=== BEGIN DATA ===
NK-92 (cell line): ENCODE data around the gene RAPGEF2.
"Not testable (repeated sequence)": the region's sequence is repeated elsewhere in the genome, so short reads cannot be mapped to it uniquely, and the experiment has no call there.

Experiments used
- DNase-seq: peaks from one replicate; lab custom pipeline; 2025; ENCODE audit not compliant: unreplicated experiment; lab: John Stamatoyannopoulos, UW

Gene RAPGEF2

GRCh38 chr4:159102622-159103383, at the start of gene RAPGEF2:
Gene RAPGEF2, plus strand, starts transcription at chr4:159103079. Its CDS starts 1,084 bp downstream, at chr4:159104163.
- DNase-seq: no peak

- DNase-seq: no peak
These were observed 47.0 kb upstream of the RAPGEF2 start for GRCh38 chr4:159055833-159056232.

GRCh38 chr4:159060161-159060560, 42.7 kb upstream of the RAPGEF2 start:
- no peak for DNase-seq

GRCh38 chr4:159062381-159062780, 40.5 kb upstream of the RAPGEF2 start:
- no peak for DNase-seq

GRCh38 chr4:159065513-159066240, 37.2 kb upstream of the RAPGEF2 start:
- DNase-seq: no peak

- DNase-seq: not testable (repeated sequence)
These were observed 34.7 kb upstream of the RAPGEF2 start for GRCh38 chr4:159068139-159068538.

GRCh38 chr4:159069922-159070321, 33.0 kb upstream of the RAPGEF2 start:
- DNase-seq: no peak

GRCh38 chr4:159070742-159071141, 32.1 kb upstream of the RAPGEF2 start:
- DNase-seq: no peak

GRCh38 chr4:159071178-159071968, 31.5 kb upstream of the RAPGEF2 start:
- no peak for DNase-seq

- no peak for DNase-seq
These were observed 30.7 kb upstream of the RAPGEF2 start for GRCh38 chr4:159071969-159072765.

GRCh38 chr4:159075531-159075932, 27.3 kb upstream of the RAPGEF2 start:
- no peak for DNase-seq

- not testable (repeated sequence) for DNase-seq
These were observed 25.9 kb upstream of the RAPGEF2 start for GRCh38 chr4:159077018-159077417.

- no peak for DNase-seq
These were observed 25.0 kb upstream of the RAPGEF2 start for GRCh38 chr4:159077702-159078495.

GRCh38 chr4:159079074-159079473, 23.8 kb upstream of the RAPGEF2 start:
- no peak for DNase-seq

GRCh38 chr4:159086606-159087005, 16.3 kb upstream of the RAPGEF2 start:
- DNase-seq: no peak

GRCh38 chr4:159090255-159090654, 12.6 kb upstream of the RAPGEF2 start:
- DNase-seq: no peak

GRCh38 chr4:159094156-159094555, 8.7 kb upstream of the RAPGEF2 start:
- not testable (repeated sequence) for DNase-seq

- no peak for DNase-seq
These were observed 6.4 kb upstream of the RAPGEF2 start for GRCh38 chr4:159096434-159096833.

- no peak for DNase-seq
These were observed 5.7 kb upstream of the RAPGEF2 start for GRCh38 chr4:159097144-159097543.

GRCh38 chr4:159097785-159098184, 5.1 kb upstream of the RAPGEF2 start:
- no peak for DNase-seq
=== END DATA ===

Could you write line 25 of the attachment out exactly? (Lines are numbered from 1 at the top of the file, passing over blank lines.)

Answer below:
- no peak for DNase-seq